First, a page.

The treatment options include –

  1. Active surveillance – This approach is used for very low and low risk prostate cancers that do not require treatment straight away and can be kept under surveillance. Surveillance involves regular visits, examination, PSA test and repeat prostate biopsies. This avoids the potential risks of surgery or radiotherapy. A minority of these cancers can progress to more aggressive cancers on follow up and may require surgery or radiotherapy.
  2. Surgery – Radical prostatectomy can be performed either using traditional open incision (cut) or via small incisions using the DaVinci robotic system.
  3. Radiotherapy – Radiation can be administered either via seeds or rods (Brachytherapy) inserted into the prostate or via external beam for treatment of localised prostate cancer. Brachytherapy is only suited for a certain type of prostate cancer subgroups.
  • Advanced prostate cancer –

These patients have progression of cancer either in organs around the prostate or at distant sites. The options for treatment include –

  1. Hormonal ablation – using oral and injectable therapy to block testosterone. Testosterone (male hormone) fuels the growth of prostate cancer
  2. Chemotherapy – Patients with a large cancer burden or those who progress despite of hormonal ablation require chemotherapy. This involves administration of chemotherapy under the supervision of a medical oncologist.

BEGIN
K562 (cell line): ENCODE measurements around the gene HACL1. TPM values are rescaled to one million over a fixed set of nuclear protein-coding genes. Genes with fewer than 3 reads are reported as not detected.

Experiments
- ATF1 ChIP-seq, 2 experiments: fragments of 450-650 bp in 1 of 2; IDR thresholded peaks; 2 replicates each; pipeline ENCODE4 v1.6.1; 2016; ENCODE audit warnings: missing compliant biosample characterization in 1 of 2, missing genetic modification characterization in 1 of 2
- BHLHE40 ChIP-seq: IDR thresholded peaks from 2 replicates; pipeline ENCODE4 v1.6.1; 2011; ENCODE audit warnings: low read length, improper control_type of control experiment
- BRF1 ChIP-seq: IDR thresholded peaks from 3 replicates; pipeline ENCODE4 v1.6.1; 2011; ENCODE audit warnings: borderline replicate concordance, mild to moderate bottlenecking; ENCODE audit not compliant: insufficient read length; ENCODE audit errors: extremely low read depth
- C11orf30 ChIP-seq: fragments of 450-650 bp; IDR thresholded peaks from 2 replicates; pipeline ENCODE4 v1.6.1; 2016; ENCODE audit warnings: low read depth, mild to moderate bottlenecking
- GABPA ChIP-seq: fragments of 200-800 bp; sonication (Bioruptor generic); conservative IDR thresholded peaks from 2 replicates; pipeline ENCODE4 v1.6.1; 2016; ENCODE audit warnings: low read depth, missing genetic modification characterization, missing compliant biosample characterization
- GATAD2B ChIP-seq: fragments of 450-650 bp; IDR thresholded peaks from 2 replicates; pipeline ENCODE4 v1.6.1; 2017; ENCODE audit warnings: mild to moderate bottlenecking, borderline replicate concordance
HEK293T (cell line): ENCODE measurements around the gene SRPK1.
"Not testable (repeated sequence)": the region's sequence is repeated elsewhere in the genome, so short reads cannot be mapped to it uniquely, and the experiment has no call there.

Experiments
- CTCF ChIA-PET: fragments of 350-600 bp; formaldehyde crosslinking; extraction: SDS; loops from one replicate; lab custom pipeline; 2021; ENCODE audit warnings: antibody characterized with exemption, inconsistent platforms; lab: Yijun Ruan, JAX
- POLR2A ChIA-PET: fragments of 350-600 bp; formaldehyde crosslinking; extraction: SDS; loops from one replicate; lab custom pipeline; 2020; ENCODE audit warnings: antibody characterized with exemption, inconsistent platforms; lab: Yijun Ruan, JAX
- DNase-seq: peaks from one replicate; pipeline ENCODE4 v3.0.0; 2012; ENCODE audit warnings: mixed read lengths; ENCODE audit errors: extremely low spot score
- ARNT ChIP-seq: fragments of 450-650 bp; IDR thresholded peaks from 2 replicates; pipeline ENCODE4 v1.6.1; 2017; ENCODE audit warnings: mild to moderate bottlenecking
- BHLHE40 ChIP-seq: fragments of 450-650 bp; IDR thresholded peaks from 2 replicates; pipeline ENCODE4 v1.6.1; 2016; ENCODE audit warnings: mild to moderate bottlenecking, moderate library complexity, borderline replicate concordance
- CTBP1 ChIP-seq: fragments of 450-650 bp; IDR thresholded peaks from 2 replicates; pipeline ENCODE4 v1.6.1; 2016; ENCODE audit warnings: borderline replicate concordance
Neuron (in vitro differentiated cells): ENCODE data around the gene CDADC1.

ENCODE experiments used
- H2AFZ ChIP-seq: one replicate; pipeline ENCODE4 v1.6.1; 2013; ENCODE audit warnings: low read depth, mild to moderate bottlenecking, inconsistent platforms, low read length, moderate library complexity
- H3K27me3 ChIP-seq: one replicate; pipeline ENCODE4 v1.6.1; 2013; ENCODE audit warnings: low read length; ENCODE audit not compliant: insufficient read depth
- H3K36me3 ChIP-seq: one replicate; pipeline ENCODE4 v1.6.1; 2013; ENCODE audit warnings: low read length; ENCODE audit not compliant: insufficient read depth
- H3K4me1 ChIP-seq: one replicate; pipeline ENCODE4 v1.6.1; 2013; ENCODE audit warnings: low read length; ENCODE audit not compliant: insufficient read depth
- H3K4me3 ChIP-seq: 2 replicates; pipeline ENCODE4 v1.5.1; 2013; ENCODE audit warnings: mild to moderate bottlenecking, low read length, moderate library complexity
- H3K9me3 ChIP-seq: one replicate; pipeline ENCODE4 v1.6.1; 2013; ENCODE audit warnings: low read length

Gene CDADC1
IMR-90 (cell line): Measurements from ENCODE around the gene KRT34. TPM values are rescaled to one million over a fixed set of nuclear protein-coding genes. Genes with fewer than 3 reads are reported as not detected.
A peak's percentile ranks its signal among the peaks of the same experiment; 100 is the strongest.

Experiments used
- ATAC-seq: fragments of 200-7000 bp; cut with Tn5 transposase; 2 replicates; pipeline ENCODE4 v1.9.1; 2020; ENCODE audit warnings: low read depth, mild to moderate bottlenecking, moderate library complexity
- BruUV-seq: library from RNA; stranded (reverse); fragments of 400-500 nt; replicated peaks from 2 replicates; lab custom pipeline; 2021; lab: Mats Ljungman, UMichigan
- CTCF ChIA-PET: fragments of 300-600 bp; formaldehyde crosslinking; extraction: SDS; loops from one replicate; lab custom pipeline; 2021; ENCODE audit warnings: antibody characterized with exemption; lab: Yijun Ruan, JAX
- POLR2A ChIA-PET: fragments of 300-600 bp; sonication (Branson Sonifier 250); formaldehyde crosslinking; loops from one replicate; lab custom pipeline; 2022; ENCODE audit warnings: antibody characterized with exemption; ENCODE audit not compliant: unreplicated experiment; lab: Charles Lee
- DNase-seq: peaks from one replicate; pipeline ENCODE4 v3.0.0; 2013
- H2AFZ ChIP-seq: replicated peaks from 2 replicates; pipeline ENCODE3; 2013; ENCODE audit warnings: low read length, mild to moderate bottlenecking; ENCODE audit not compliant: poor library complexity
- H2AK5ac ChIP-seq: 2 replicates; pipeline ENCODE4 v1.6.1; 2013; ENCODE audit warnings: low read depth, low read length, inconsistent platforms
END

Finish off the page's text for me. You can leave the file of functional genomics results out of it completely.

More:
3. Other treatment options – include second and third line hormonal manipulation.
  4. Radiation therapy – this is used for painful bony cancer deposits.

Hematuria


  • What do I do if I get Hematuria (blood in the urine) ?
What do I do if I get Hematuria (blood in the urine) ?

Blood in the urine can be associated with bladder cancer and needs evaluation. Non-cancerous reasons for blood in the urine can be due to urine infection, trauma, bleeding from an enlarged prostate and blood disorders (e.g. sickle cell disease, clotting disorders, anticoagulant and anti-platelet drugs).

Anyone who gets blood in the urine must get evaluated to rule out the risk of bladder cancer.

 1 in 5 adults with visible blood in the urine and 1 in 12 adults with non-visible blood in the urine are subsequently discovered to have bladder cancer.


  • What evaluation is required ?
What evaluation is required ?

A thorough history, examination, urine cytology tests, medical imaging and  cystoscopy is required.


  • What is involved in a cystoscopy examination?
What is involved in a cystoscopy examination?

This is a day case procedure whereby a small telescope is inserted via the urinary passage to visualize the urinary bladder for any abnormalities. If any suspicious lesions are seen then a biopsy is recommended.


Hematospermia


  • What if I get Hematospermia (blood in the semen) ?
What if I get Hematospermia (blood in the semen) ?

Blood in the semen can occur due to urinary infection, injury during intercourse, blood disorders (e.g. sickle cell disease, clotting disorders, anticoagulant and anti-platelet drugs) or rarely due to cancer. This requires evaluation.


  • What evaluation is necessary?
What evaluation is necessary?

A thorough history and examination, urine test, PSA test and in some cases, a cystoscopy is necessary if associated with hematuria (blood in urine).


  • What is involved in a cystoscopy examination ?
What is involved in a cystoscopy examination ?

This is a day case procedure whereby a small telescope is inserted via the urinary passage to visualize the urinary bladder for any abnormalities. If any suspicious lesions are seen then a biopsy is recommended


Member Of

© Toowoomba Urology. Developed by TechnoPear